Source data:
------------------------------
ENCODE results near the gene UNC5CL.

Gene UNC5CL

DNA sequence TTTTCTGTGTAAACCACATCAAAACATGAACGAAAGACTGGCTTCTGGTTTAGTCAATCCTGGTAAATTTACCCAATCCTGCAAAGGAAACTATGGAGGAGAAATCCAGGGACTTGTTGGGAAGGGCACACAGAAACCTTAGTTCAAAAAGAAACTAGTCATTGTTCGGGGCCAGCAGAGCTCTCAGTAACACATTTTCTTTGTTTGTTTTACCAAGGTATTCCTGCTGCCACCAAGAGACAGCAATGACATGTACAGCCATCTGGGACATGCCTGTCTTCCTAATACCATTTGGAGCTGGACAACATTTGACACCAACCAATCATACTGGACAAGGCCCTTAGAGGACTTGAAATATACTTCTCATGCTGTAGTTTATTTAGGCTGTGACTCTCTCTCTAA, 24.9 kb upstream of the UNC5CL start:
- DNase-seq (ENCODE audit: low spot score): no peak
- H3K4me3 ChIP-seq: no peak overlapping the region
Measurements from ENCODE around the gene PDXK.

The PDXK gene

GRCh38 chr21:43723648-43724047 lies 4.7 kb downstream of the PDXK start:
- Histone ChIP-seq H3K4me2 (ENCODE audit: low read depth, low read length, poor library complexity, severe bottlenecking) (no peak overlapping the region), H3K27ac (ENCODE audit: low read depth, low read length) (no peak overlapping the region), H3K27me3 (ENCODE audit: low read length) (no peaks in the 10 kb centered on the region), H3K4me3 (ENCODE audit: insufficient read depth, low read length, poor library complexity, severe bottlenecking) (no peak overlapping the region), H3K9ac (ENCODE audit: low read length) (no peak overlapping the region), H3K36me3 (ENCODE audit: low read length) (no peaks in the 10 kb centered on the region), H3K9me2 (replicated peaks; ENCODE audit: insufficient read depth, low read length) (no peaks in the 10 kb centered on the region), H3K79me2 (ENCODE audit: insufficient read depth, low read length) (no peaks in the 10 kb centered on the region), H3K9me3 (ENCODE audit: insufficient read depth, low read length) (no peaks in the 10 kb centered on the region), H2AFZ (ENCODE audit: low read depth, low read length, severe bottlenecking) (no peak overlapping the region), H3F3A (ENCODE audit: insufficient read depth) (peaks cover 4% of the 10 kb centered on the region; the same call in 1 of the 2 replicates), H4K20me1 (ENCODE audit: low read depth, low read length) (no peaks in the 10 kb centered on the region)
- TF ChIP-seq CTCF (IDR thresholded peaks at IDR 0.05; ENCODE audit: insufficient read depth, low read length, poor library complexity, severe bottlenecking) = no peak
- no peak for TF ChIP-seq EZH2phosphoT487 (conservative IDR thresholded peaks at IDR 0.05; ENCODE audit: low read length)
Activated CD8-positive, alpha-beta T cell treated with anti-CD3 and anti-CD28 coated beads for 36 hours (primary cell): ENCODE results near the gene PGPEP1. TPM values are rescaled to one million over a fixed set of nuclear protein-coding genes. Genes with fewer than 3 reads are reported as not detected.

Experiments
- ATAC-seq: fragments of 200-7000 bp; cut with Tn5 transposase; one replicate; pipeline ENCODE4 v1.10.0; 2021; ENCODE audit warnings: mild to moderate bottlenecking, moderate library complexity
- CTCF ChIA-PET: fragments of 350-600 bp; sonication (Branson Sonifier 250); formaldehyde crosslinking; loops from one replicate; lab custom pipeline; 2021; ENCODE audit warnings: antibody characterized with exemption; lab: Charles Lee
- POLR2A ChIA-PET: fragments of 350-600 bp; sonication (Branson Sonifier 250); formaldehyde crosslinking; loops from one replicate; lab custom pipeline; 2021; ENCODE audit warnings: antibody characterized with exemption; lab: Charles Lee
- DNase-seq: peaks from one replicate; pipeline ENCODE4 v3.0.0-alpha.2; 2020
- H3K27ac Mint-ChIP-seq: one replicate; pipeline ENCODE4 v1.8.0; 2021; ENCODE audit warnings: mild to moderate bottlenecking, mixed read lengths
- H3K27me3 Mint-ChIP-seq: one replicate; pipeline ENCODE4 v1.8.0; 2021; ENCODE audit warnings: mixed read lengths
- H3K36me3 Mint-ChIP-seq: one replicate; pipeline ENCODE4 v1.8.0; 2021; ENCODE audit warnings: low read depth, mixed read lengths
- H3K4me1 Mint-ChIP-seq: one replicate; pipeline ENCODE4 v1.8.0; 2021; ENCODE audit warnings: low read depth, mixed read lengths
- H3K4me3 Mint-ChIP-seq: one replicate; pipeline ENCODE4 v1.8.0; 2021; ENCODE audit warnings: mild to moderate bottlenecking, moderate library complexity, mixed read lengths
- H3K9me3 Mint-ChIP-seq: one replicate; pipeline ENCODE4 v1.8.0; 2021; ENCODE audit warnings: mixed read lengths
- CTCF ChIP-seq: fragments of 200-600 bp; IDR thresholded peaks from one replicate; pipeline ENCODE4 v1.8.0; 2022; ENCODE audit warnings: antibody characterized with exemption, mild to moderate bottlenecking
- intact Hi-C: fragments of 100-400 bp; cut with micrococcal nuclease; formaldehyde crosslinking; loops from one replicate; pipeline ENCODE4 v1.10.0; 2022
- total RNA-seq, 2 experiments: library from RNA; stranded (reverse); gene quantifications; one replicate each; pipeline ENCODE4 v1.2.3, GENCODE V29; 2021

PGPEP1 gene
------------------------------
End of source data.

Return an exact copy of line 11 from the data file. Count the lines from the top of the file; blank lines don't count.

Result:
- no peak for TF ChIP-seq EZH2phosphoT487 (conservative IDR thresholded peaks at IDR 0.05; ENCODE audit: low read length)